We continue to look at the unique history of the New York Philharmonic. Just think about the audiences who were there before you: from Walt Whitman's “silent sea of faces and the unbared heads” listening to the funeral march from Beethoven’s 3rd Symphony as Abraham Lincoln lay in state at City Hall, to the orchestra’s televised tribute to JFK led by Leonard Bernstein, and later still, the premiere of the John Adams’ On the Transmigration of Souls, commissioned by the Philharmonic to remember the victims of September 11, 2001. In celebration and in mourning, the New York Philharmonic has been there. Playlist information at exploringmusic.wfmt.com.
September 26
The Big Five II: The New York Philharmonic - Part 2
We continue to look at the unique history of the New York Philharmonic. Just think about the audiences who were there before you: from Walt Whitman's “silent sea of faces and the unbared heads” listening to the funeral march from Beethoven’s 3rd Symphony as Abraham Lincoln lay in state at City Hall, to the orchestra’s televised tribute to JFK led by Leonard Bernstein, and later still, the premiere of the John Adams’ On the Transmigration of Souls, commissioned by the Philharmonic to remember the victims of September 11, 2001. In celebration and in mourning, the New York Philharmonic has been there. Playlist information at exploringmusic.wfmt.com.
September 27
The Big Five II: The New York Philharmonic - Part 2
We continue to look at the unique history of the New York Philharmonic. Just think about the audiences who were there before you: from Walt Whitman's “silent sea of faces and the unbared heads” listening to the funeral march from Beethoven’s 3rd Symphony as Abraham Lincoln lay in state at City Hall, to the orchestra’s televised tribute to JFK led by Leonard Bernstein, and later still, the premiere of the John Adams’ On the Transmigration of Souls, commissioned by the Philharmonic to remember the victims of September 11, 2001. In celebration and in mourning, the New York Philharmonic has been there. Playlist information at exploringmusic.wfmt.com.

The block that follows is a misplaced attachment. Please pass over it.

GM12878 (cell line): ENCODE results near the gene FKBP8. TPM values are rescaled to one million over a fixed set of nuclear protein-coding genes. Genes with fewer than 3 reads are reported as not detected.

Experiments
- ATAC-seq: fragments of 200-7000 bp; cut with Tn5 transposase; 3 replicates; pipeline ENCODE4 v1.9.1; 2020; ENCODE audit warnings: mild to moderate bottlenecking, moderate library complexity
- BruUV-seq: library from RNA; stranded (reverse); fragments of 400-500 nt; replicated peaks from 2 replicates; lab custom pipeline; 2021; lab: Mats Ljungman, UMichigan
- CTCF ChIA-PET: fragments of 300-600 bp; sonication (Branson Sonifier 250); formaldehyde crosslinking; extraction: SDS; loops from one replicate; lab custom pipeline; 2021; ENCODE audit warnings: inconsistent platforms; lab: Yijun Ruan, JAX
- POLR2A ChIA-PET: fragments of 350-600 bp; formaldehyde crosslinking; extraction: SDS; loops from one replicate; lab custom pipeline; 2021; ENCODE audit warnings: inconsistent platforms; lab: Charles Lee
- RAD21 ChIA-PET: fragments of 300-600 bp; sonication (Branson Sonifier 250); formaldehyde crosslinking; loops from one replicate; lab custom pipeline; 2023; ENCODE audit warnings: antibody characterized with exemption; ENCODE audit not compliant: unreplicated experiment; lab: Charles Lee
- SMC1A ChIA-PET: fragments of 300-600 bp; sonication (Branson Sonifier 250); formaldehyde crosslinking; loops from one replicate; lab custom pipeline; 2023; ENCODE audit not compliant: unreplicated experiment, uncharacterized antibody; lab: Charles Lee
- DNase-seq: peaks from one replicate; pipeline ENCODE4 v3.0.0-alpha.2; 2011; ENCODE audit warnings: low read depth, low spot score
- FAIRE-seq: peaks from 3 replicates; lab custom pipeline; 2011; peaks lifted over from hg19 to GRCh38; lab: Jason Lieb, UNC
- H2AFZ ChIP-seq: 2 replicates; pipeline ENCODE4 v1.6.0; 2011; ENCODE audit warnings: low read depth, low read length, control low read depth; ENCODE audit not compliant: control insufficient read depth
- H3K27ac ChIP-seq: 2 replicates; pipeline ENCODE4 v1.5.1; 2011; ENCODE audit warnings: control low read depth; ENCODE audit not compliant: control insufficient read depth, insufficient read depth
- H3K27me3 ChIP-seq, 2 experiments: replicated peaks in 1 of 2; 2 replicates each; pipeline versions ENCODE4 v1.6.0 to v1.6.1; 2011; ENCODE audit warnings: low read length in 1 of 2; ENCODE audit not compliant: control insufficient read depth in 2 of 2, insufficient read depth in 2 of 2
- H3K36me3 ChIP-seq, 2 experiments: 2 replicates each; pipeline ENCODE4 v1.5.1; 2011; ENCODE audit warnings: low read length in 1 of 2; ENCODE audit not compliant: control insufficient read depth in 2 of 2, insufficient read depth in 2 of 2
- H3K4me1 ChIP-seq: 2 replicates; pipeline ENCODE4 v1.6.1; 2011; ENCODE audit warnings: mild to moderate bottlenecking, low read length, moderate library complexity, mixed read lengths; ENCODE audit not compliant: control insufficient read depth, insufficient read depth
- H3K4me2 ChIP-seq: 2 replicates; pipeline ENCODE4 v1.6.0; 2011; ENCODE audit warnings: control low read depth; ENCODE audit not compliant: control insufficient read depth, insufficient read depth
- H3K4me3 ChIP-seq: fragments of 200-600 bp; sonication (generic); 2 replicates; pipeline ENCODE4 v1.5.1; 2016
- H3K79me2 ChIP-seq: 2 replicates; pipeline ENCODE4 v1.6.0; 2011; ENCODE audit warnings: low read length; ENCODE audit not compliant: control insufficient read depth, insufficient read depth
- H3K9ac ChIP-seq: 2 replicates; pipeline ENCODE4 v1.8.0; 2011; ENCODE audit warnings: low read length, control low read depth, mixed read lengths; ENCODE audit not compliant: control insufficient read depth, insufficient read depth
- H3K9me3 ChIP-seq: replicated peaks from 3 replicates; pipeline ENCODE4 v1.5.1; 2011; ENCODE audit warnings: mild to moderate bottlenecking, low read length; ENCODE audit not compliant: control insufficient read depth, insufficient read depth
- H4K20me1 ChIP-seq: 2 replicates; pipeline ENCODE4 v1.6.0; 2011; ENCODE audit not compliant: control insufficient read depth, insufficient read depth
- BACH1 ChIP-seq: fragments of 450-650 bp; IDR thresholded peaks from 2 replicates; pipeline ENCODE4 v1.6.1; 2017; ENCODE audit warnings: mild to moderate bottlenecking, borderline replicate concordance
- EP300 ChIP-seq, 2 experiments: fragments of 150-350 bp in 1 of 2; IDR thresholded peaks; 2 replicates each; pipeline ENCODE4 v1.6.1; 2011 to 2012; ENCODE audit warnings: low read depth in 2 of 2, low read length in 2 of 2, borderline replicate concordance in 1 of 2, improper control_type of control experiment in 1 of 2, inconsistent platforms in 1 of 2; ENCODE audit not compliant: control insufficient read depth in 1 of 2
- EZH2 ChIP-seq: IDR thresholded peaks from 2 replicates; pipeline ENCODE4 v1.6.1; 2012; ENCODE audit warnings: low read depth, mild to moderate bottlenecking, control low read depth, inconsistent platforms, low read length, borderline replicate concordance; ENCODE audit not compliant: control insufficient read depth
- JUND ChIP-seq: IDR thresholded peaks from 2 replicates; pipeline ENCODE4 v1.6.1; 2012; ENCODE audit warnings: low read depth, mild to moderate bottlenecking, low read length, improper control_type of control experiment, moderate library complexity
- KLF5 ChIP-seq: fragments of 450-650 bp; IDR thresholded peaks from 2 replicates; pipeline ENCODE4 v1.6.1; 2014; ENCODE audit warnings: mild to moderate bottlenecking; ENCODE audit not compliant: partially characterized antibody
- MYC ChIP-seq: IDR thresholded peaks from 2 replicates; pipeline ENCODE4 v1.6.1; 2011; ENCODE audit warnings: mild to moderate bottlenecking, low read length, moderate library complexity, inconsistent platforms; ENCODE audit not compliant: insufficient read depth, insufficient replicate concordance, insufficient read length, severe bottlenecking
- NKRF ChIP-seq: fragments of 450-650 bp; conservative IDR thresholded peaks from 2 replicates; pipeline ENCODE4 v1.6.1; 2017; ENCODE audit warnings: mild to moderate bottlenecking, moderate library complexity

September 28
The Big Five II: The New York Philharmonic - Part 2
We continue to look at the unique history of the New York Philharmonic. Just think about the audiences who were there before you: from Walt Whitman's “silent sea of faces and the unbared heads” listening to the funeral march from Beethoven’s 3rd Symphony as Abraham Lincoln lay in state at City Hall, to the orchestra’s televised tribute to JFK led by Leonard Bernstein, and later still, the premiere of the John Adams’ On the Transmigration of Souls, commissioned by the Philharmonic to remember the victims of September 11, 2001. In celebration and in mourning, the New York Philharmonic has been there. Playlist information at exploringmusic.wfmt.com.
September 29
The Big Five II: The New York Philharmonic - Part 2
We continue to look at the unique history of the New York Philharmonic. Just think about the audiences who were there before you: from Walt Whitman's “silent sea of faces and the unbared heads” listening to the funeral march from Beethoven’s 3rd Symphony as Abraham Lincoln lay in state at City Hall, to the orchestra’s televised tribute to JFK led by Leonard Bernstein, and later still, the premiere of the John Adams’ On the Transmigration of Souls, commissioned by the Philharmonic to remember the victims of September 11, 2001. In celebration and in mourning, the New York Philharmonic has been there. Playlist information at exploringmusic.wfmt.com.